It is hard to believe that 15 years have passed since Miranda July made a name for herself with Me and You and Everyone We Know an indie gem that appeared to establish her as a triple threat actor-writer-director. Instead of focusing solely on film, July followed a different trajectory, also writing fiction and doing visual art since then. Now, July is back with Kajillionaire, only her third feature since 2005.

Time has done little to erode July’s idiosyncratic style. Though Kajillionaire is well-made and definitely feels part of the artist’s body of work, July’s penchant for twee strangeness often overpowers the sadly sweet narrative. By the end, July’s story gets pushed aside for Art with a capital A’s sake and ends up feeling more like a quirky exercise than a fully-fledged story.

Kajillionaire introduces us to the Dyne family, a father, mother and daughter living in Los Angeles who survive by pulling scams. Old Dolio (Evan Rachel Wood) is the put-upon daughter who does most of the hard work. She’s the one who steals from post office boxes and tries to turn a profit from fake Good Samaritan acts. Egging her on are Robert (Richard Jenkins) and Theresa (Debra Winger) a pair of con artists who have never showed their daughter even the slightest modicum of parental affection. Richard is particularly paranoid, afraid of earthquakes, while Theresa is steely and no-nonsense. They have foisted their flaws onto Old Dolio, creating a daughter who is emotionally closed off, terrified of the touch of another human being.

In the first section of Kajillionaire the Dynes learn they must come up with rent money or they will be thrown out of the little office they inhabit next to a bubble factory. In typical July style, the family must clear out the bubbles that threaten their hovel daily or risk a tidal wave of suds. It’s quirky but exists for no reason other than quirk.

Like her past movies, July brings out the best in her actors. Wood is virtually unrecognizable as husky-voiced Old Dolio (named for a homeless man who won the lottery) and Winger turns in some of her best work in years. A certain type of damage lurks under the surface in Old Dolio as she hides behind baggy clothes and long hair in an androgynous disguise of safety. July just takes her time to establish where that hurt is coming from.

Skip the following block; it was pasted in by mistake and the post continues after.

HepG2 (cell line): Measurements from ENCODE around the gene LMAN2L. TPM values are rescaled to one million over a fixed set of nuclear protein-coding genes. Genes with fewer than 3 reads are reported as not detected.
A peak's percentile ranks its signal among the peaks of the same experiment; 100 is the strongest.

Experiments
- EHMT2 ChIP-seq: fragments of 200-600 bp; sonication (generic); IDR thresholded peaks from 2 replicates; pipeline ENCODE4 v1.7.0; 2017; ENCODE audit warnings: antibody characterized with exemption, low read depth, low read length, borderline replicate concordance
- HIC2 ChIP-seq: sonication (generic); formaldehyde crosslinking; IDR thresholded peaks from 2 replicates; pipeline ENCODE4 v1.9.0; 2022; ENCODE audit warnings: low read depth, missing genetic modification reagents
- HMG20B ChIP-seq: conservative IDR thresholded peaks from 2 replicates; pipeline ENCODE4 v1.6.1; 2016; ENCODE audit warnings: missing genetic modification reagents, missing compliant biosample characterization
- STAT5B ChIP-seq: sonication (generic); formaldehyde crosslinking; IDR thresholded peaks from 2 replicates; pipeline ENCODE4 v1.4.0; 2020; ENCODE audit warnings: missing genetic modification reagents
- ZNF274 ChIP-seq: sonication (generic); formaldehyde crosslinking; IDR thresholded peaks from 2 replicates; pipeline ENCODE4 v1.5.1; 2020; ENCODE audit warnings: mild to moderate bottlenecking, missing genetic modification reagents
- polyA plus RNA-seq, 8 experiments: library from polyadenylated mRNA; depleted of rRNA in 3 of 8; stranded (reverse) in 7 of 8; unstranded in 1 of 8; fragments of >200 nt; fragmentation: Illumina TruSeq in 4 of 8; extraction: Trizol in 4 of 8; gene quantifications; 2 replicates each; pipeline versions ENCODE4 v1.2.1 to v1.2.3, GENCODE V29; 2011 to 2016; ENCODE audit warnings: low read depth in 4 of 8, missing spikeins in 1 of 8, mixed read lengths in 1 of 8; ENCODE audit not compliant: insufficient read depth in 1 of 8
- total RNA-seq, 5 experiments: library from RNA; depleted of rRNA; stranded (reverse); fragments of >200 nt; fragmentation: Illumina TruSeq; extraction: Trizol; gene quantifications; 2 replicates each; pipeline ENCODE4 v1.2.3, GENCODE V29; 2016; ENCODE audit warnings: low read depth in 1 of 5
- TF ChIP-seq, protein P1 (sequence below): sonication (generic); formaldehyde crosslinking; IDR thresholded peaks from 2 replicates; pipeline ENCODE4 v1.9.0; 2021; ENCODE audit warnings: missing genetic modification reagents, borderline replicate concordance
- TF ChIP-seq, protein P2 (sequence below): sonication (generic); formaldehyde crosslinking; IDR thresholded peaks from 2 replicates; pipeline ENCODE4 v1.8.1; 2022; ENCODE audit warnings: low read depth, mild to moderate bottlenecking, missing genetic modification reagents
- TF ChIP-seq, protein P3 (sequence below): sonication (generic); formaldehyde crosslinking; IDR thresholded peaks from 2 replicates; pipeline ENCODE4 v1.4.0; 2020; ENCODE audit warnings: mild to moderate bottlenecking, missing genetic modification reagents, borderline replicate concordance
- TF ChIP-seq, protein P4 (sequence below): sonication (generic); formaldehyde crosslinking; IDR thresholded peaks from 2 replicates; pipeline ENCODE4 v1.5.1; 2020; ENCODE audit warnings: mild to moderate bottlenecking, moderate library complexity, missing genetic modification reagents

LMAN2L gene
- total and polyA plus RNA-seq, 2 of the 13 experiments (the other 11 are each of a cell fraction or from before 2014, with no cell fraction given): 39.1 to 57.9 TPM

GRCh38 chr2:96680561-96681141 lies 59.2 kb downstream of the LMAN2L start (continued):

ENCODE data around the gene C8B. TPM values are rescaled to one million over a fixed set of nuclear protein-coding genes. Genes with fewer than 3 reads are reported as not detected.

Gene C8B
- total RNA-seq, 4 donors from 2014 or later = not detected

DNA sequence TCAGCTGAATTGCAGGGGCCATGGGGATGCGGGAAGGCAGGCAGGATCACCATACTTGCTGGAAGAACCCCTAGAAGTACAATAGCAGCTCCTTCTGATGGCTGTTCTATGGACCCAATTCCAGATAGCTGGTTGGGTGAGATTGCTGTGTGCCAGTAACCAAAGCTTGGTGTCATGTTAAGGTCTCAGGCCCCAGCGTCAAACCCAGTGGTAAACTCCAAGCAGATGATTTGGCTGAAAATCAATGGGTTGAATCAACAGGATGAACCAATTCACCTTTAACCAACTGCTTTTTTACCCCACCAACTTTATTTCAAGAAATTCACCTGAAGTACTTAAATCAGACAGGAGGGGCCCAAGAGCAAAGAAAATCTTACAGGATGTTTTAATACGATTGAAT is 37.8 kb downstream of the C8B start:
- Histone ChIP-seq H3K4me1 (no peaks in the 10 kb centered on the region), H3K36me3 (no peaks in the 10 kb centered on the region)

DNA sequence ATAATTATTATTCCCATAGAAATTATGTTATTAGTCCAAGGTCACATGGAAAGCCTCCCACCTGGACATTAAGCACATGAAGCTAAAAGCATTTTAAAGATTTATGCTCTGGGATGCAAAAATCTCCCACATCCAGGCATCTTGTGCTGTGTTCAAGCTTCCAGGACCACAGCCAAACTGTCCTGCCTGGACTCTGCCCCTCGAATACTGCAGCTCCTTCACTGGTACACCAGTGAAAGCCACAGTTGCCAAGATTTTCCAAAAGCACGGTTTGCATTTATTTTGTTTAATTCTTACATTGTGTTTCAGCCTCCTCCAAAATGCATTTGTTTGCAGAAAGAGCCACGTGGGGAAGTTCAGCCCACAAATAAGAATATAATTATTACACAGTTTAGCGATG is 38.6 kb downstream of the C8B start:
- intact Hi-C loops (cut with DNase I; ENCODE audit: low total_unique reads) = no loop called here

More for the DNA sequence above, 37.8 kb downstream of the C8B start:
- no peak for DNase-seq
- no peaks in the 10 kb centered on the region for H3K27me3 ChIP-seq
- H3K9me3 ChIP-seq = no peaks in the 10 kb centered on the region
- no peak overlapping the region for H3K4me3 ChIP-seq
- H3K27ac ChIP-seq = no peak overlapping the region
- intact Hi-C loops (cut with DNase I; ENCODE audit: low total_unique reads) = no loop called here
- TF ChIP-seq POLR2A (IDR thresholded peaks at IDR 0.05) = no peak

July introduces a game-changing character in the film’s second act in Melanie (Gina Rodriguez), a young woman who meets Robert and Theresa on a plane where the family is trying to exploit a loophole in lost baggage compensation. Attracted to the art of the grift, Melanie becomes a de facto member of the family when she assists them in defrauding the airlines. She is everything Old Dolio is not: gregarious, confident and bubbly. Robert and Theresa glom onto her, especially when she offers up the addresses of the elderly people who frequent the glasses store where she works as easy marks.

At times, the addition of Melanie threatens to completely derail the film. You don’t expect her to be a major character but her personality is so big, it is easy to forget about Old Dolio, the true protagonist here. The movie also begins to drag when the family attempts to rip off Melanie’s elderly clients, including a sickly man who implores the quartet to pretend they are his family as he slowly tries to die alone in his bedroom.

Kajillionaire really adds up to little more than allowing July the time and space to explore her alternate version of Los Angeles. The actors do their best with the often-thin material and by the time the true grift is revealed, the novelty is spent. There is something sweet that rests underneath the confusion but, unlike July’s first film from 15 years ago, it’s truly hard to care.

Summary
Though Kajillionaire is well-made and definitely feels part of the artist’s body of work, July’s penchant for twee strangeness often overpowers the sadly sweet narrative.
49 %
Predictably quirky
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